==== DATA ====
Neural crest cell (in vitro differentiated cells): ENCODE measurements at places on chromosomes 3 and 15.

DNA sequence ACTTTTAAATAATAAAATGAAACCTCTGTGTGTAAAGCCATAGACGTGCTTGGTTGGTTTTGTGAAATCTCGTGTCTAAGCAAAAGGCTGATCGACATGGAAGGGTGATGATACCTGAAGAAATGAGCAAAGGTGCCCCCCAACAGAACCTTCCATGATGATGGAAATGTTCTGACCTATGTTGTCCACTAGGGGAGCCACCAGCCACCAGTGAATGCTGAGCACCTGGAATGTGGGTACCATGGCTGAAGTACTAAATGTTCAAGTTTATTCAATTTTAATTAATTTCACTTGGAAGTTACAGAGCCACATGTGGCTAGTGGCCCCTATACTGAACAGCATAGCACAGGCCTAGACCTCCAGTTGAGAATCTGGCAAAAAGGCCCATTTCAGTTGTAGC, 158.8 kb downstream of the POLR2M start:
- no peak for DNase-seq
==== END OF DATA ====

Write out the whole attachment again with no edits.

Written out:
Neural crest cell (in vitro differentiated cells): ENCODE measurements at places on chromosomes 3 and 15.

DNA sequence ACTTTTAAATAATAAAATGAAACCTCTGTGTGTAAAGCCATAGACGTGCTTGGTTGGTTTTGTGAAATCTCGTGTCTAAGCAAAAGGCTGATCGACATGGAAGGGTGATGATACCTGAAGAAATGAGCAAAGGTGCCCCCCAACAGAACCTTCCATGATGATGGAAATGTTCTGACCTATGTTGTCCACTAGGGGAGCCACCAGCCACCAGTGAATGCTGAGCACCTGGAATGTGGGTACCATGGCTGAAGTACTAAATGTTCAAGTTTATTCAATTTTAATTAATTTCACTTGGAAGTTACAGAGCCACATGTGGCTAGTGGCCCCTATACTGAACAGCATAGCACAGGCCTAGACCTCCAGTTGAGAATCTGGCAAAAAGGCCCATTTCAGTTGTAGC, 158.8 kb downstream of the POLR2M start:
- no peak for DNase-seq